I have already spoken to or e-mailed most of you individually about this, but I thought I would reiterate my views and concerns a last time ahead of Tuesday's vote. I will keep my comments very brief.

I think, given the importance of this issue for the city's future, that a vote in favour of building a stadium at the West Harbour is the only feasible choice.

Obviously, the city staff's recommendations and the arguments presented at ourcityourfuture.ca and elsewhere have been important. Even more important, the Board of Governors of the Future Fund have been clear that they, as trustees and stewards of this crucial nest egg, do not see an East Mountain stadium as in the best interests of Future Fund expenditures. That in and of itself MUST be determinative of the city's actions here.

I have a strong belief that the city's vote will be the determining factor behind the eventual acquiescence and participation of Pan Am 2015 Hostco, the Tiger-Cats, and the federal and provincial governments in a successful project to put a permanent stadium at the West Harbour site, along with the necessary transit and infrastructure investments necessary to make it a success. The city is making the biggest contribution here, and you cannot allow the tail to wag the dog on an issue as central to the future of the lower city as this. We have seen a lot of private interests - especially non-Hamilton residents - get involved at the last minute, seeking to extract private profit from this crucial public enterprise. Don't let them scam you.

Vote with the entire city's best interests on Tuesday! Please - vote West Harbour!

Sincerely and with thanks,

(Tybalt)
(Haddon Avenue)
Hamilton

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By janetrymal (registered) | Posted August 09, 2010 at 11:49:11

Tomorrow, you have a chance to forever change the image of our city. For too long, we have been a city of industry, with many people passing through who only see the view along Burlington Street. Tomorrow, we need to commit to becoming a destination, and not another stop along the highway to the Toronto downtown and waterfront or the Niagara Falls downtown. We need to have confidence that others will see in our community, the promise we know is there. You have a big responsibility tomorrow, one that will impact future generations of Hamilton. Do we want to remain smokestacks on the way to Expressways that lead to more Parkways and eventually a big box stadium alone in a field or do we want to be a vibrant, colourful destination, with people wandering, and interacting and spending?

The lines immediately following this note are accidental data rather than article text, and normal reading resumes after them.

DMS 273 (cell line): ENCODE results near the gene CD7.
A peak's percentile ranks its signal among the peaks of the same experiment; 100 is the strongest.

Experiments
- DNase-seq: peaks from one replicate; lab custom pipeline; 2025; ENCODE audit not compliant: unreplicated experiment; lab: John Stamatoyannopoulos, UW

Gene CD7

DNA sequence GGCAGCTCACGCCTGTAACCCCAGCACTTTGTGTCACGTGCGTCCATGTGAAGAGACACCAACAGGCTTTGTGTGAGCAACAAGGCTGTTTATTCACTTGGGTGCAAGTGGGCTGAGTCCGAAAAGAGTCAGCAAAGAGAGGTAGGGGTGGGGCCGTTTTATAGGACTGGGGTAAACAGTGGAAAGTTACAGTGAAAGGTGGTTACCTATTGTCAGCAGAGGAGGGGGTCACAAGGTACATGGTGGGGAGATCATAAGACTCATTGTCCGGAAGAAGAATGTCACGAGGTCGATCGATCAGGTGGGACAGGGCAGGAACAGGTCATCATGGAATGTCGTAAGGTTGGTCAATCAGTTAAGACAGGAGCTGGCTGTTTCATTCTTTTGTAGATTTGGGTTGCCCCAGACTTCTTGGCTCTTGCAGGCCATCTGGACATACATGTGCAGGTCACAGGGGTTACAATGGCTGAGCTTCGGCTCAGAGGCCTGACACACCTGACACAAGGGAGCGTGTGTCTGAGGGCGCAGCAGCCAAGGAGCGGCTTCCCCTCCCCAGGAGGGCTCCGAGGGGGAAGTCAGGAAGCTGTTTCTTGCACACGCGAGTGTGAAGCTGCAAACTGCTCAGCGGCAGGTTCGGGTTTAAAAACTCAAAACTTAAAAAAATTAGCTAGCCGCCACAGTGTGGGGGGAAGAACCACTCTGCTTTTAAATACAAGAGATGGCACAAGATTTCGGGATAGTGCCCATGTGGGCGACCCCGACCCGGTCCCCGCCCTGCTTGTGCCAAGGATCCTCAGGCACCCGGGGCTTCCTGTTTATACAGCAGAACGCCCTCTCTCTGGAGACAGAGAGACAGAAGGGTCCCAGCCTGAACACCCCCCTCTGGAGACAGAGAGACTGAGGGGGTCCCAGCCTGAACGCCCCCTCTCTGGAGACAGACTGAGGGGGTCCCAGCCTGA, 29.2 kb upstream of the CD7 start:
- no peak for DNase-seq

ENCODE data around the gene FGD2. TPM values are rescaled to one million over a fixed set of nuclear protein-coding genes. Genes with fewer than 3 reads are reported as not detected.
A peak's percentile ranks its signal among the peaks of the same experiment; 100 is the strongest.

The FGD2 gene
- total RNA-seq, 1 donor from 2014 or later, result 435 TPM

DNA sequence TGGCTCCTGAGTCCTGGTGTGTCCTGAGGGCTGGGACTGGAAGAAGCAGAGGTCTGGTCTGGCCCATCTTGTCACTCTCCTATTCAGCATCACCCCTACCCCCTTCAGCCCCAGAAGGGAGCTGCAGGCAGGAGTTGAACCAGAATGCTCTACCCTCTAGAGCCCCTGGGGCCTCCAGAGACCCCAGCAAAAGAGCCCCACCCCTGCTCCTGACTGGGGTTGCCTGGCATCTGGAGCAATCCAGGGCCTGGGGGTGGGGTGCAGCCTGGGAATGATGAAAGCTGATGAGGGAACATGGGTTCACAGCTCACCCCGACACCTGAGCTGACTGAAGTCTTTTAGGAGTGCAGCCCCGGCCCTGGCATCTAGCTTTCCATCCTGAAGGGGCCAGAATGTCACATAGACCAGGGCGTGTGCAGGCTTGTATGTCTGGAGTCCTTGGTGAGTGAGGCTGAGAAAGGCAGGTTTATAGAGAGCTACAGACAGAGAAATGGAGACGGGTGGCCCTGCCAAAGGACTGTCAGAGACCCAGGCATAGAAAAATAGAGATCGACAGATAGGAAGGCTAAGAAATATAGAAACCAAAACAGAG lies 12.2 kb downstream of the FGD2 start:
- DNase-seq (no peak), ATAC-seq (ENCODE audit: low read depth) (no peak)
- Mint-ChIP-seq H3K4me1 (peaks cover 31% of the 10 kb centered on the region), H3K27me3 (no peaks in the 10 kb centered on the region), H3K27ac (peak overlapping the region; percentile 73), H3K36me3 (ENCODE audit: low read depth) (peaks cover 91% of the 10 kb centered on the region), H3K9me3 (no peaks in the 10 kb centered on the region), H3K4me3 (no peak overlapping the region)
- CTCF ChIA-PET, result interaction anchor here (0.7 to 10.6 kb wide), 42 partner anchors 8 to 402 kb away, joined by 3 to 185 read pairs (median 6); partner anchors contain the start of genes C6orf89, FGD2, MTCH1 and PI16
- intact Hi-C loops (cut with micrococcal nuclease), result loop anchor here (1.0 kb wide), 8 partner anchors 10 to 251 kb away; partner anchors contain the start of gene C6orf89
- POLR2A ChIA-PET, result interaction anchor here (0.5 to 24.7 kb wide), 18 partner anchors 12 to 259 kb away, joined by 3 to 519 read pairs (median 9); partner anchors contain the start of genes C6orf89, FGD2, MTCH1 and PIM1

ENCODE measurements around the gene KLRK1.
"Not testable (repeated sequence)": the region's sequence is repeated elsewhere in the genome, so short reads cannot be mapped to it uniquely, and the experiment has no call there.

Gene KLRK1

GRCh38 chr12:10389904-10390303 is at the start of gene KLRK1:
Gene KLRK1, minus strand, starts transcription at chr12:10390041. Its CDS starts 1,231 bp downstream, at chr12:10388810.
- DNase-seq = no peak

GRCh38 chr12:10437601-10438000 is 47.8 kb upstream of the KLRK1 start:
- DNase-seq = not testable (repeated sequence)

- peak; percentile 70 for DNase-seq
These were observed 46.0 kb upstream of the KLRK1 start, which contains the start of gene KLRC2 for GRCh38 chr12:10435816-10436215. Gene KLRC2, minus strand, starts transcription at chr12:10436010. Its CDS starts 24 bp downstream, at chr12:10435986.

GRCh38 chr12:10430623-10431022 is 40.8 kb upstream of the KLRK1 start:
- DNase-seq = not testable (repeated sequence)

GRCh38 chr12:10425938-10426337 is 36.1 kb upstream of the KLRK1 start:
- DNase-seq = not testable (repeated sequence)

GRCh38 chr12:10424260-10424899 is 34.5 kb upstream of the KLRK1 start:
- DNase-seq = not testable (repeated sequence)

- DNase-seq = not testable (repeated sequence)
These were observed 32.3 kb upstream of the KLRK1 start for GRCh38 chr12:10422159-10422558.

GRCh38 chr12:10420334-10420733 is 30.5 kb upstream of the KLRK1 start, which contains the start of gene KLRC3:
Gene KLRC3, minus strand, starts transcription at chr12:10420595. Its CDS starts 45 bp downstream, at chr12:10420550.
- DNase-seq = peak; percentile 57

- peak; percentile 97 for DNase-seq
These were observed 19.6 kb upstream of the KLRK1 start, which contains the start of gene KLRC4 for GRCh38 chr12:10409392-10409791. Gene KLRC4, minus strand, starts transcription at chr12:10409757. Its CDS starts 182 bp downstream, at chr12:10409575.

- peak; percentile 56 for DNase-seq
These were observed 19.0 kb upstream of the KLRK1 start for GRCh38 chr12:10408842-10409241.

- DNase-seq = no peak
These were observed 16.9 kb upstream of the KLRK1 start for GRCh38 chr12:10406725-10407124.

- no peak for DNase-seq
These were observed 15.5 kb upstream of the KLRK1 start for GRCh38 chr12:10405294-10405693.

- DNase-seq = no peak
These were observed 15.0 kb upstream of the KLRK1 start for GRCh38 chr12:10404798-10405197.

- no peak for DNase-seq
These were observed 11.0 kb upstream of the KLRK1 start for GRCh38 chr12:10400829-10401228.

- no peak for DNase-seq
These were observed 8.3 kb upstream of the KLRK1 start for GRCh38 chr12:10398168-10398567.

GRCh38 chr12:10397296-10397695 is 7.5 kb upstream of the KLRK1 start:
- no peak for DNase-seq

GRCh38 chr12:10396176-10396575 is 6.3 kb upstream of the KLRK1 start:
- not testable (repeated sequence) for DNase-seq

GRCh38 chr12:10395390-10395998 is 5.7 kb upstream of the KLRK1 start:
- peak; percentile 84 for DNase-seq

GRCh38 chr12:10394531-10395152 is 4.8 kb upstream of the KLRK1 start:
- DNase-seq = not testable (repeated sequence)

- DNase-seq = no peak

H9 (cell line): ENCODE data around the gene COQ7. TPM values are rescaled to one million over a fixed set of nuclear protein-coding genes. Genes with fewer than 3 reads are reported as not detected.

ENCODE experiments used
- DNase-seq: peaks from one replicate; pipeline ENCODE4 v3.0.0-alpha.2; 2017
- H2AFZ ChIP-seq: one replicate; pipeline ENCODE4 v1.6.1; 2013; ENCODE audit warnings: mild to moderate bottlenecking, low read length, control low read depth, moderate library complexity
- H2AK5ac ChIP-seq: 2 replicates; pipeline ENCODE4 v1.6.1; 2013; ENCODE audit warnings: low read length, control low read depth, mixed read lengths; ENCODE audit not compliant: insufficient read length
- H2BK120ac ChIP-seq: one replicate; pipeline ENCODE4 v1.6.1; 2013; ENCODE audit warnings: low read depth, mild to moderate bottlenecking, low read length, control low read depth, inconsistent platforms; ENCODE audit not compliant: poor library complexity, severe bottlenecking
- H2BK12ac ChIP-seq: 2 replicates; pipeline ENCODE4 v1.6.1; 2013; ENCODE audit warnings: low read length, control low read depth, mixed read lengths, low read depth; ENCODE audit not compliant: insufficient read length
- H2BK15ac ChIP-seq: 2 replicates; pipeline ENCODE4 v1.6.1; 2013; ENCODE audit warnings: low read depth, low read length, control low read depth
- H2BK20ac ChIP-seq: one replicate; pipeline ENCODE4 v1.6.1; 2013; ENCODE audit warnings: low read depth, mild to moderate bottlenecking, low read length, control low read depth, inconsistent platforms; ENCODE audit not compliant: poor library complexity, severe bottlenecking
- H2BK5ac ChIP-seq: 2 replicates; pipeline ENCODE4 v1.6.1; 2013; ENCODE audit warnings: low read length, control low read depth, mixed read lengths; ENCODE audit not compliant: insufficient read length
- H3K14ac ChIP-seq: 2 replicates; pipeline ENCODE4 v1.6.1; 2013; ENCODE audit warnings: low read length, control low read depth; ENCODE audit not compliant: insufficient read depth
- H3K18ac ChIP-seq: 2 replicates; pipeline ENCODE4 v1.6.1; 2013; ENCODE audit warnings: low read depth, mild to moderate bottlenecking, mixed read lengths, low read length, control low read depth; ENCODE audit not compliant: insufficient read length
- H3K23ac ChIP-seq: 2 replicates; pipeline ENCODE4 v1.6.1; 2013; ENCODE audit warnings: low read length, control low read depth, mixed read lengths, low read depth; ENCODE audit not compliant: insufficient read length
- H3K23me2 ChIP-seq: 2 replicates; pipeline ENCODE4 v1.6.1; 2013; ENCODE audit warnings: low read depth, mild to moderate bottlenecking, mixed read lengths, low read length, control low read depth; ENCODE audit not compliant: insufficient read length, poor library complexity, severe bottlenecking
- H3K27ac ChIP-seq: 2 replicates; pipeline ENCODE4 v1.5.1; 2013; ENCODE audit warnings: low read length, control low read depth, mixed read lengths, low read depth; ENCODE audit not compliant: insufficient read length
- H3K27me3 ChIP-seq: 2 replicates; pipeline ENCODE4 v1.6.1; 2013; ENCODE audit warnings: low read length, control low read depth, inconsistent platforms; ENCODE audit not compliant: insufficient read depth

The Hamilton Waterfront and West Harbour will show our city in a new light and be a beacon drawing people to it. They will stay and play. They will eat and shop. They will have a choice of how to get to it: walking, biking, transit or car. They will contribute to a larger sense of community by being amongst other citizens of Hamilton and visitors.

Do the right thing tomorrow and honour your duty as elected representatives: Vote West Harbour.

My vote for you depends on it.

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By HamiltonFan (registered) | Posted August 09, 2010 at 11:53:20

While I support the East Mountain location for a stadium and believe the West Habourfront stadium will be a white elephant for the city, I do appreciate reading those posts that are passionate about the city of Hamilton and wish for the best for the city of Hamilton regardless of what happens with the vote by council on this issue.

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By JM (registered) | Posted August 09, 2010 at 12:28:04

Why do people only think the stadium will be a "White Elephant" only at the West Harbour? What about the massive parking lot that would be empty 300 days a year on the East Mountain? What do we call that... next to the white elephant??

Looking forward to hearing what i hope is a FINAL decision tomorrow... let's make an intelligent decision!

JM

(this is not a letter sent to council)